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The Daily Utah Chronicle

The University of Utah's Independent Student Voice

The Daily Utah Chronicle

The University of Utah's Independent Student Voice

The Daily Utah Chronicle

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Just make lemonade

By Natalie Hale

Comedian Demetri Martin is the kind of person you’d want to take to a park and sit on a bench with simply to watch people pass by. To him, it’s all one big show and gives him ideas for his routines.

Wordsmith, amateur skateboarder, break-dancer, unicyclist, pencil twirler, singer, guitarist, trendspotter, writer, artist, poet, Yale graduate, law-school dropout and professional comedian, Martin certainly has a large hat collection.

“As a nerd growing up, I was always trying to impress people,” Martin said of his rigorous schooling and life pursuits.

The death of his father during his junior year of college forced Martin to think about what he really wanted out of life, he said. It made him question if he was going to law school for himself or for others.

“When you see something like that, it will really jolt you. You start thinking, ‘well, what is the point, am I going to die at 46?’ He’s gone now. That’s one person I can’t impress. That’s when you realize you have to (live) for yourself,” Martin said.

Yet, after his graduation from Yale University, he went directly to New York University School of Law on a scholarship because it was a part of his life plan.

A self-proclaimed “nomadic obsessive,” Martin said he passionately embraces whatever interests him. He sees this obsessive nature as an indication that he’s happy and on the right track.

The unusually termed trait began young–with break-dancing. Martin obsessed over it day and night, dancing whenever he could. This translated to skateboarding, which evolved into dunking basketballs at every available chance.

But when he went to law school–the plan he had had in mind since he could remember–that enjoyment disappeared.

“It was almost like I lost myself while I was trying to do the law school thing, because it was more grown up, and I was like, ‘OK, I’ll get this career thing going.’ But finally, when I found comedy, it was the same fit, the same as break-dancing, skateboarding and dunking,” Martin said.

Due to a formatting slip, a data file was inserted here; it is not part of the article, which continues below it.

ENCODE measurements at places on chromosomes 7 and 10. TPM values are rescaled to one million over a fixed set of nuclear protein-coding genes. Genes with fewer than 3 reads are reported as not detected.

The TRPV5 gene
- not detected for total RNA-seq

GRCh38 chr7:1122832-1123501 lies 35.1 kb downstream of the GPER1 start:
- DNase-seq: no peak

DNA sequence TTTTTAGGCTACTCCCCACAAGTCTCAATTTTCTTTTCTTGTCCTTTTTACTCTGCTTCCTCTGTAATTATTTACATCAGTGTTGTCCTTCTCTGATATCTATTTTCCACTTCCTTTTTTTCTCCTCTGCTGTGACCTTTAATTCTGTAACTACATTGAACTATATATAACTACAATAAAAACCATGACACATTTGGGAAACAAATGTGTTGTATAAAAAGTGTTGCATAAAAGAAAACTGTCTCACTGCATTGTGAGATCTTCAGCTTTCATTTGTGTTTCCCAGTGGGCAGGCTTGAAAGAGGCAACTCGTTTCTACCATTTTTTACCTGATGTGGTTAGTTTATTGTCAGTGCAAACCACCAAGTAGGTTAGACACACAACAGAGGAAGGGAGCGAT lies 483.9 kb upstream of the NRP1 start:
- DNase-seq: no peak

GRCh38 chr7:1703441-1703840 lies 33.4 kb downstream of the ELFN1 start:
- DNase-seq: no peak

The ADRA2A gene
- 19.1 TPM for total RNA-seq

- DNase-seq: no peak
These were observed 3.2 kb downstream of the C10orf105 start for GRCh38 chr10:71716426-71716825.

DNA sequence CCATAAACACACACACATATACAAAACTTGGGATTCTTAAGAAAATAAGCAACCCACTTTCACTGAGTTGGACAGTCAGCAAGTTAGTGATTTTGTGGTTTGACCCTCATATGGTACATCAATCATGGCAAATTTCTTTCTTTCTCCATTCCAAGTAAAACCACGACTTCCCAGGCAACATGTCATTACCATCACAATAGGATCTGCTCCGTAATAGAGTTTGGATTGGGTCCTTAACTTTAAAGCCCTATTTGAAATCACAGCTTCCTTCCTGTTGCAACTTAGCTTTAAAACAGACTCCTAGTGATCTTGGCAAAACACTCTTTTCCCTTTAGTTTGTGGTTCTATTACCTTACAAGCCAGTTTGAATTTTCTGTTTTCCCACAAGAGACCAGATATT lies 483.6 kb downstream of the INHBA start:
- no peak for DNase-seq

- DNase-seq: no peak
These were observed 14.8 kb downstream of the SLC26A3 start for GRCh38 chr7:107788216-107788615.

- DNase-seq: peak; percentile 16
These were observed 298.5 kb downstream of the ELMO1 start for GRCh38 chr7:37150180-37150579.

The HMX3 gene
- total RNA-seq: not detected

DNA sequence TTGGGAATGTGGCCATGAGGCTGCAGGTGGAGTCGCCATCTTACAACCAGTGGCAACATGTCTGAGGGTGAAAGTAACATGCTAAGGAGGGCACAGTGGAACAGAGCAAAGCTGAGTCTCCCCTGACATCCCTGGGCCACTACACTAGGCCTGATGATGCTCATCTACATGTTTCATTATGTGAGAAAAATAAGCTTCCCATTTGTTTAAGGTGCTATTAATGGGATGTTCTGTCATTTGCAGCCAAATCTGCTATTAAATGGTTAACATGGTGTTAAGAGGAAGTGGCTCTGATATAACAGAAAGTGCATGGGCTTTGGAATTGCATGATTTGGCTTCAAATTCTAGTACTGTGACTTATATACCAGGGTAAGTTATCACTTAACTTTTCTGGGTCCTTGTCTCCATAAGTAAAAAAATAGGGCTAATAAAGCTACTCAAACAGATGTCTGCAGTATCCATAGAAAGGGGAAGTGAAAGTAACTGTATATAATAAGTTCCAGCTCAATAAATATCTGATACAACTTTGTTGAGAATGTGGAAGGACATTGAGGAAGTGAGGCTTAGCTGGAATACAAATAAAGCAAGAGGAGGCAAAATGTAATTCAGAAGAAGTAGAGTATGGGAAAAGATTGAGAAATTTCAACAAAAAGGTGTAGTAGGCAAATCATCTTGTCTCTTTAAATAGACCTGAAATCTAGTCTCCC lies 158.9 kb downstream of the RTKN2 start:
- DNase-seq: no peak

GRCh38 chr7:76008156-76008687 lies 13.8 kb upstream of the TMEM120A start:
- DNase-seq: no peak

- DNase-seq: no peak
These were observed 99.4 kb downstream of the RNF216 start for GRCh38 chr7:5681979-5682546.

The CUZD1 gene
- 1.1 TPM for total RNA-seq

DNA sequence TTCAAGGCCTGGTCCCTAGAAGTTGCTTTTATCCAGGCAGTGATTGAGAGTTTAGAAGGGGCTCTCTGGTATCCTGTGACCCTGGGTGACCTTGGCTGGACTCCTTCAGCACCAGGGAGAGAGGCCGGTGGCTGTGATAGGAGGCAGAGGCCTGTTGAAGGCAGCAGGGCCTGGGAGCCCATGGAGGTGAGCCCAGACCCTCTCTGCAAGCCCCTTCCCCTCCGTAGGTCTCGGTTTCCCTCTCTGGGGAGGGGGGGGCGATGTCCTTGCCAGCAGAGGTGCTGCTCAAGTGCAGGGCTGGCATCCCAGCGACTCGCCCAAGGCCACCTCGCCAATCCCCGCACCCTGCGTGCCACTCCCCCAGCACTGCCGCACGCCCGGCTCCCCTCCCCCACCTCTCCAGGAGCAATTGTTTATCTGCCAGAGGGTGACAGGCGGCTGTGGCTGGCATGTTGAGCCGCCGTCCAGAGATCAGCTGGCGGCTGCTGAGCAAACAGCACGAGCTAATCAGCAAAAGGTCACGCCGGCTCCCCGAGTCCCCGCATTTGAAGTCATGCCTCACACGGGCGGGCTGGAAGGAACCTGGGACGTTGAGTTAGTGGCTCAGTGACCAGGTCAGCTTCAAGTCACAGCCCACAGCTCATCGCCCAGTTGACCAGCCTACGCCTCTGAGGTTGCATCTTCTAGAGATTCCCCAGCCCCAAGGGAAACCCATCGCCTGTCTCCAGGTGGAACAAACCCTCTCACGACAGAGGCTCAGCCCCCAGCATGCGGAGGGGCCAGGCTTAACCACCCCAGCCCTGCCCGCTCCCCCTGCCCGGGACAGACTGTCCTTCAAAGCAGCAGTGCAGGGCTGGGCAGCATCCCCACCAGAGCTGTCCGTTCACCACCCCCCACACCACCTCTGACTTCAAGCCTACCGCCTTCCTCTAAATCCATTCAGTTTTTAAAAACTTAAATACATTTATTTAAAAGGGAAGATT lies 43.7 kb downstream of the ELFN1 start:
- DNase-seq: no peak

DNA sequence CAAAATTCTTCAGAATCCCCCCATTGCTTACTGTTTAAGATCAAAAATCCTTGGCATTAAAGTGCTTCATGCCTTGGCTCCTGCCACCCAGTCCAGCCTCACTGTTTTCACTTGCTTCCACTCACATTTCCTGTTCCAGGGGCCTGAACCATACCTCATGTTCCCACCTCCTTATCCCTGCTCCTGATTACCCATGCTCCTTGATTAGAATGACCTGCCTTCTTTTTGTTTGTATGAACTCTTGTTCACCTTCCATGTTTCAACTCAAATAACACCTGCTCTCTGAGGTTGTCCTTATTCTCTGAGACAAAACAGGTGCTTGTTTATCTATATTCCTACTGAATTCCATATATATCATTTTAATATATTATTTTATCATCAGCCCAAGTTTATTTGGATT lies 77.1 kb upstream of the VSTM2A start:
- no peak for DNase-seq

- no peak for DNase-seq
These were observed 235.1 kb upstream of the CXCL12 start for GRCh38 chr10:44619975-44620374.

After his second year at NYU, he accepted that law wasn’t what he wanted to do and, despite his family’s disappointment, dropped out.

“I realized at this point that I could be a poet or a dancer or a writer. It is now based on what I enjoy, not who I am trying to impress,” Martin said of his self-realization.

A proofreader by day and comedian by night, Martin worked hard to make ends meet and gain a fan base.

Selected from hundreds of writers and comedians, he joined the “Late Night with Conan O’Brien” team as a writer and actor. Things progressed quickly as he refined his method of comedy and writing.

He was eventually ranked the 21st funniest person in America by Entertainment Weekly, just six places behind his boss, O’Brien.

After working for O’Brien, Martin worked all over the board for “The Late Show with David Letterman,” did his own “Comedy Central Presents” show and now works for John Stewart at “The Daily Show” as the show’s resident “trendspotter,” among other things.

On his Web site, Martin appears to be a man of few words. The same can be said of his comedy, which is laconic–leaving it up to the audience to get his inferences.

Get Martin on the phone, however, and there is no stopping him in the conversation. He loves to talk about everything–things he has seen or thought or borderline crazy mind games he plays with himself to come up with jokes.

When it boils down to it, Martin loves comedy and has finally restored that “nomadic obsessive” behavior because of it.

Martin gave this advice for figuring out what you want in life: “When you wake up in the morning and you are looking forward to whatever you are going to do that day, then I think you have a good life?Follow your heart.”

Martin’s new CD/DVD, titled, “These Are Jokes” is available in stores now. He is taking his comedy on tour, but won’t be stopping in SLC. He admits it’s lame, so if you want him to make a stop, let him know. Check out his Web site at for tour dates, poetry, videos and drawings.

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